Max Weber’s ideal type concept relies on the generalized concept of rational social action; however, when applied to research problems, it becomes a historical totality concept. In developing this concept, Weber argued that, no scientific system could reproduce all concrete reality and no conceptual apparatus could exhaust the transfinite diversity of a given condition.
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This ideal type, serves as the apparatus that infers differences and similarities in given cases. “An ideal type is formed by the one-sided accentuation of one or more points of view and by the synthesis of a great many diffuse, discrete, more or less present and occasionally absent concrete individual phenomena, which are arranged according to those one-sidedly emphasized viewpoints into a unified analytical construct” (Cahnman 268).
Taken from this point of view, capitalism, according to Weber’s concept, is developed historically because of a religious movement, Protestantism, specifically Calvinism. Calvinism holds that, God decreed eternally the salvation of some and the damnation of others, not in view of the good or evil deeds they would do, but simply ‘because he willed it’ (Weber, Baehr & Wells 69).
Due to these beliefs, the Calvinists became anxious about issues pertaining to their salvation; something that made them push for economic success as a way of having assurance in their beliefs that, prosperity is a sign of God’s favour to his elect. At the same time, the Calvinist did not spend his money on self-indulgence, so had nothing else to do with it but plough it back into the business.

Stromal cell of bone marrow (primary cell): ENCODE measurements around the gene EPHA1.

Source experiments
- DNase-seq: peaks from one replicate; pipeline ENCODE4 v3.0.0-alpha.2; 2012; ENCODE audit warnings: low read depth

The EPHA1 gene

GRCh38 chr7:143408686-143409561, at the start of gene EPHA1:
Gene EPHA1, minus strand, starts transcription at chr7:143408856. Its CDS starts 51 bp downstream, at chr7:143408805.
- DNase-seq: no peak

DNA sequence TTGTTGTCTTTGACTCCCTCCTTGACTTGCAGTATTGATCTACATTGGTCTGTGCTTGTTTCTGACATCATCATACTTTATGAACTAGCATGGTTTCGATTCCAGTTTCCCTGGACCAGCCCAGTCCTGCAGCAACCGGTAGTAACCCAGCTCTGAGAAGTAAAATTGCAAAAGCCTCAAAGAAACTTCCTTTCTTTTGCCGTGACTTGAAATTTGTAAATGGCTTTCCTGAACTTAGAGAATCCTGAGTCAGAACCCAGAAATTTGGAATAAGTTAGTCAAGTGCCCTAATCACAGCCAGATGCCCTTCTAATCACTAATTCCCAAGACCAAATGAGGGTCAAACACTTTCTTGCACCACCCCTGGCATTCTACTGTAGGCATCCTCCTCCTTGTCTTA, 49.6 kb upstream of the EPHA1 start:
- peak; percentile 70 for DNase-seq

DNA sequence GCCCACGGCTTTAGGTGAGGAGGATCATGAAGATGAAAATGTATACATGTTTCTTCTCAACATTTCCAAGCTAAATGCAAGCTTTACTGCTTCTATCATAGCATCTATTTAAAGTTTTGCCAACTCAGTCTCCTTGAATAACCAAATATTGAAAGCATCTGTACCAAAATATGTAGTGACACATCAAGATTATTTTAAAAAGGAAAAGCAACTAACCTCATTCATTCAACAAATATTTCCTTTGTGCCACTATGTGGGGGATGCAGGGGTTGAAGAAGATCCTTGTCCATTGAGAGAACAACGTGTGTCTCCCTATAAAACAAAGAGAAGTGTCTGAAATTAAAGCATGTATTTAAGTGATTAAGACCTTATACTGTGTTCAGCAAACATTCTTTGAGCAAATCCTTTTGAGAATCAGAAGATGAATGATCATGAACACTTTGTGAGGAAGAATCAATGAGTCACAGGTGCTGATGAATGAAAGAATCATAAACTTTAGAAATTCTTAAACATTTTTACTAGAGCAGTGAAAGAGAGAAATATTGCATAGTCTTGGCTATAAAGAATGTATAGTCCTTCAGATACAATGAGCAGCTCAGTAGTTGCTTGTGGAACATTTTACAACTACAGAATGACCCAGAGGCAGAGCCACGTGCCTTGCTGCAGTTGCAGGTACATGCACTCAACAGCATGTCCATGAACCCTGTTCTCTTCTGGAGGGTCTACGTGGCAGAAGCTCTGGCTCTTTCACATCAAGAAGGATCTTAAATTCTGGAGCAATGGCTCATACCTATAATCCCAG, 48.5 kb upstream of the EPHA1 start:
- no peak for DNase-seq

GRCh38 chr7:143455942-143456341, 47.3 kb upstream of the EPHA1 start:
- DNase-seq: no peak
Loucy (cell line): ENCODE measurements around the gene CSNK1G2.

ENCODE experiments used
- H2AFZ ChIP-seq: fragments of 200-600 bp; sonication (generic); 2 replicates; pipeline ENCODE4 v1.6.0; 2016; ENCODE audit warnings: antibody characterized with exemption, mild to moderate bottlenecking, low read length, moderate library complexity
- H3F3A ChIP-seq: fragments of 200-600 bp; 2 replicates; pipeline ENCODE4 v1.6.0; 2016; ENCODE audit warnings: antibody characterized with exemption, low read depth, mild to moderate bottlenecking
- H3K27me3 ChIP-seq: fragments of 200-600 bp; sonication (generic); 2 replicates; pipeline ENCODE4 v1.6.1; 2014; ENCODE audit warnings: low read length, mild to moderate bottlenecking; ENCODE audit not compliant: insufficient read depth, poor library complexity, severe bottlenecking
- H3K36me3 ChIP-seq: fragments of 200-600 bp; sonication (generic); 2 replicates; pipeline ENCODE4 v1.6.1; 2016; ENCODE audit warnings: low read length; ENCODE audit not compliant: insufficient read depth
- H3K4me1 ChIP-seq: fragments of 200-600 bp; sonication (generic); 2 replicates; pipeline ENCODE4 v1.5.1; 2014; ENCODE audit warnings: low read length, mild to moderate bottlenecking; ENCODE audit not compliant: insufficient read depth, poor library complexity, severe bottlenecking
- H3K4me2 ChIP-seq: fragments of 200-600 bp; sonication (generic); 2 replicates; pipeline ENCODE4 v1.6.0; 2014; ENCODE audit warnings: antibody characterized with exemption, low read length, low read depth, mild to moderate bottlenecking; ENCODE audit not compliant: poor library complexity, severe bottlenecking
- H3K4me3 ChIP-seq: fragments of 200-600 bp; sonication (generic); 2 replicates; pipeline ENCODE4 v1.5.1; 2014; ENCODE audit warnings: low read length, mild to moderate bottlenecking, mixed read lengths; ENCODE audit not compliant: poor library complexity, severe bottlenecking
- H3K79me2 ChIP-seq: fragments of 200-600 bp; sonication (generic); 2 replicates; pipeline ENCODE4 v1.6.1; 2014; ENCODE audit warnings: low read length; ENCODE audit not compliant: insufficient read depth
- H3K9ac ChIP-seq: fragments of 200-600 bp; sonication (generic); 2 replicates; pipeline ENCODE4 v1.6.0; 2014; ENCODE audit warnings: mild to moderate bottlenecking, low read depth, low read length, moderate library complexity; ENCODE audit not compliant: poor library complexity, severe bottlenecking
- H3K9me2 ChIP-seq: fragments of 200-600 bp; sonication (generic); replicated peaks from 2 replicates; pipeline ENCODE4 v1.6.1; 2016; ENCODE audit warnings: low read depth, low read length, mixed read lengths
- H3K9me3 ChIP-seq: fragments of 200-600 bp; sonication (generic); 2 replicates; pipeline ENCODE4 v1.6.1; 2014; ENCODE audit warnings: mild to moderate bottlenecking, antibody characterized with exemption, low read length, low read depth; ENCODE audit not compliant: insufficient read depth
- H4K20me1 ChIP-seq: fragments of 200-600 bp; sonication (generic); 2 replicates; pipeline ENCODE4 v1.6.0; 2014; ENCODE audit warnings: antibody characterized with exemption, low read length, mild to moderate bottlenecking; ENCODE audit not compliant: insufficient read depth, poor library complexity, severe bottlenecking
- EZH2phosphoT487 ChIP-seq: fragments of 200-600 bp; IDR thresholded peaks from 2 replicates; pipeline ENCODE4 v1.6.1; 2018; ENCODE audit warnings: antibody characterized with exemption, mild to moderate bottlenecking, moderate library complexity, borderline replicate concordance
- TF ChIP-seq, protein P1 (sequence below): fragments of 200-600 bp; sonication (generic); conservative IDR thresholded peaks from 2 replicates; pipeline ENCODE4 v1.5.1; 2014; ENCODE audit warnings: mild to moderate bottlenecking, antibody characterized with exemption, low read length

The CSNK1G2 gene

On the other side, employees of Calvinists were just like their employers and to them, jobs were part of their ‘calling’; therefore, this called for careful execution of ones duties due to religion attached to it. as long as one got reward from his or her work, “Hence the ‘Protestant ethic’ – the famous ‘work ethic’ -, the drive for economic success, the will to work hard, the habit of not spending on frivolous self-indulgence.
All this, originating in theology, provided a ‘spirit’ for capitalism, the set of motivations and attitudes that led to ‘rational investment’ of profits continually ploughed back, and to the modern world” (Weber, Baehr & Wells 70).
This Weber’s form of capitalism is the one prevalent in the United States America today. The traits in Weber’s concept are pronounced in America today. People in America today are working hard day in day out and they spend very little on frivolous self-indulgence. Interestingly, the people who spend a lot of money in self-indulgence are moderate earners.
However, looking closely to people who run the economy of this country, they are not self-indulgent. They are only concerned about working hard, accumulating more wealth, and they plough back what they earn into business and this is their ‘calling’.
These traits are dominating even the minds of young entrepreneurs who will do anything to see that they succeed. The notion is that, man has to eat from his sweat.
Through hard work, anyone can become somebody in society and attain his or her dream. This reminisces well with the most elusive American dream. There is rationalization of production to maximize productivity and efficiency. America is the largest Christian continent in the world and people believe that work is duty; a religious duty, and people will strive to gain wealth no matter the cost.
“Moneymaking – provided it is done legally – is, within the modern economic order, the result and the expression of diligence in one’s calling…” (Weber, Baehr & Wells 108). This stand describes the form of capitalism in the United States of America today. People are primitively accumulating wealth and the best thing they can do with it is to feast their eyes on it, the ideal spirit of capitalism that Weber saw many years ago.
Cahnman, Werner. “Ideal Type Theory: Max Weber’s Concept and Some of Its
Derivations.” New York: The Free Press of Glencoe, 1965.
Weber, Max, Baehr, Peter, & Wells, Gordon. “The Protestant Ethic and the “Spirit” Of
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Capitalism and Other Writings.” New York: Penguin Putman Inc., 2002.